The birth of self-rule

By Hilary Mare

ON the day of independence, March 21, 1990, Founding President, Sam Nujoma described the day as the most memorable and indeed the most emotional moment in the annals of Namibia’s history.
It was the moment for which Namibians had waiting for more than century.
In his speech, Nujoma highlighted that it was the day for which tens of thousands of Namibian patriots laid down their lives, shed their precious blood, suffered imprisonment and endured a difficult life in exile.
“For the past 43 years or so this land of our forebears has been a bone of contention between the Namibian people and the international community, on one hand, and South Africa, on the other. The Namibian problem has been at the centre of bitter international dispute over the last four decades. The United Nations and other international bodies produced huge volumes of resolutions in an attempt to resolve this intractable problem.
“However, it places me to state that we are gathered here today, not to pass yet another resolution, but to celebrate the dawn of a new era in this land and to proclaim to the world that a new star has risen on the African continent. Africa’s last colony is, from this hour, liberated. It is, therefore, profoundly momentous and highly joyous, for the Namibian people and myself, that the highest representative of the international community – the Secretary – General of the United Nations – together with the State President of South Africa, and the Namibian nation, which I am honoured to lead, are able to announce here today to the world that a definitive and final solution the protracted Namibian problem has, indeed, been unanimously reached by these three parties,” Nujoma said.
He went on to say that for the Namibian people, the realization of the most cherished goal, namely, the independence of the country and freedom of the people, is a fitting tribute to the heroism and tenacity with which Namibians fought for independence.
“We have been sustained in our in our difficult struggle by the powerful force of conviction – in the righteousness and justness of our cause. Today, history has absolved us. Our vision of a democratic state of Namibia has been translated into a reality. With regard to the international community, the achievement of Namibia’s independence today is, we believe, a welcome and laudable culmination of many years of consistent support for our cause. The world’s demand for our country to be allowed to exercise its inalienable right to self-determination and independence has been achieved. We express our most sincere gratitude to the international community for its steadfast support.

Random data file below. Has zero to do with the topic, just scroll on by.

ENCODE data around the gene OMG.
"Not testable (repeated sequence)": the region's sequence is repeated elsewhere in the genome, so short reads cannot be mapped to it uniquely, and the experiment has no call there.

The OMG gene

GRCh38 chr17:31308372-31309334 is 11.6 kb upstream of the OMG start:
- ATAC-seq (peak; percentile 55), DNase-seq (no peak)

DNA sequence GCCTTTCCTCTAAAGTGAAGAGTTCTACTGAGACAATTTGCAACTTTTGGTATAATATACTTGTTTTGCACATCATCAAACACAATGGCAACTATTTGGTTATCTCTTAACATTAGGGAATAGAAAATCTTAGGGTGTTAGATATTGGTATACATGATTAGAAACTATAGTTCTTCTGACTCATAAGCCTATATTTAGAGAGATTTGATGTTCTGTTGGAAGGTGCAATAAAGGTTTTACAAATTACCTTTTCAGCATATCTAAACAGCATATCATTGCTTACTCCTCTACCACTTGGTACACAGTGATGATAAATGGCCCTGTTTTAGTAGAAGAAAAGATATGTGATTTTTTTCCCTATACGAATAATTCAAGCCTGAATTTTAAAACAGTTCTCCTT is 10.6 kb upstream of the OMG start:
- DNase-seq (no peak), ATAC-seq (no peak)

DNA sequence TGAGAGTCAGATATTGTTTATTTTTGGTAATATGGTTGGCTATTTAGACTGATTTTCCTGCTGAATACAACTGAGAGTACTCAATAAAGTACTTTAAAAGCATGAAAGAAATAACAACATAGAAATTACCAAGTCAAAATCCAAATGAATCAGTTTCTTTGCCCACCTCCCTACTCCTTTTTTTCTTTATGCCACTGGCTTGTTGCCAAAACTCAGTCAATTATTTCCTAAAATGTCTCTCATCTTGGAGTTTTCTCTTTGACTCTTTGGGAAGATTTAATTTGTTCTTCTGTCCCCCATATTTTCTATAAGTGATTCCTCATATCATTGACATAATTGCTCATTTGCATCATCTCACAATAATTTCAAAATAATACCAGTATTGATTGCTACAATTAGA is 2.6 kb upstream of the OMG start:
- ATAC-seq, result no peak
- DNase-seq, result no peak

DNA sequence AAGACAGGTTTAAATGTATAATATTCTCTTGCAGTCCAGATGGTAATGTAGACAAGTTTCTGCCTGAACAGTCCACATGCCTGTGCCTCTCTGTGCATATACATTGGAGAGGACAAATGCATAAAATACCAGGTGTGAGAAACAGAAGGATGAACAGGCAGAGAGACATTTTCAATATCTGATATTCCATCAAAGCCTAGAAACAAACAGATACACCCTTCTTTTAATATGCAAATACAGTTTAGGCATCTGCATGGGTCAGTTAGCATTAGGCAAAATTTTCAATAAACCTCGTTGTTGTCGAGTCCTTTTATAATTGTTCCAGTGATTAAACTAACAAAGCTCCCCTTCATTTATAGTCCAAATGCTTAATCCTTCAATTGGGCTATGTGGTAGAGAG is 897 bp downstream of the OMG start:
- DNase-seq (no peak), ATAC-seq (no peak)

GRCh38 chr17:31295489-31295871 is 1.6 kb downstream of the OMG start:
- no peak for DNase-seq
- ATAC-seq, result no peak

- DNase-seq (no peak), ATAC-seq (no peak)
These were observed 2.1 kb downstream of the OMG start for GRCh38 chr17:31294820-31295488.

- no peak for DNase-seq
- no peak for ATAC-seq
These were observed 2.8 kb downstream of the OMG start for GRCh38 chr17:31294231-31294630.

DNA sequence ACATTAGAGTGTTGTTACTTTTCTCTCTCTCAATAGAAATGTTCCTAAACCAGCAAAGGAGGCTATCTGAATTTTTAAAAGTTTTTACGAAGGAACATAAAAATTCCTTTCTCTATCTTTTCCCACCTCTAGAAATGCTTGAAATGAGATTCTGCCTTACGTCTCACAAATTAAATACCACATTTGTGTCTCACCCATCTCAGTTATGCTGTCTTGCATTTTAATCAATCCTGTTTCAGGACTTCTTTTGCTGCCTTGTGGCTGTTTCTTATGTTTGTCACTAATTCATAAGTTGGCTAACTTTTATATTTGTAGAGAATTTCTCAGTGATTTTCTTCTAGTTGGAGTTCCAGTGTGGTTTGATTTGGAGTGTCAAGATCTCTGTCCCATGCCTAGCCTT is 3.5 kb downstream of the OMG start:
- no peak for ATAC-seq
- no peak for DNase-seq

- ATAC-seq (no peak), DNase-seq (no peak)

“As for the Government of South Africa, it can be said that the decision to accept the implementation of Resolution 435 has been the first demonstration of political will to find a negotiated solution to the problems of our region. Furthermore, President De Klerk’s proclamation here today that South Africa has reached a final and irreversible decision to relinquish control over Namibia is an act of statesmanship and realism. This, we hope, will continue to unfold in South Africa itself,” remarked Nujoma.
He also acknowledged that the protracted process of negotiating an agreement on Resolution 435 and the struggle for its implementation had been difficult and, at times, acrimonious.
“It was only perseverance, forbearance and commitment which helped us to see the process through to its logical conclusion, namely, the birth of the Namibian nation we are about to witness here. Against this background, it is heartening for the Namibian people and myself, to know that our independence has been achieved under conditions of national consensus and international unanimity. The impressive presence here today of so many world leaders and other dignitaries is a clear testimony to the fact that Namibia’s achievement of independence is an event of great world importance. For us, this is yet another reason for celebration.
With respect to the important question of national consensus, I am glad to announce that, following the independence election last November, the various Namibian political parties have been able to work together in the Constituent Assembly, where we formulated and adopted a Constitution acceptable to the board majority of our people,” he further said.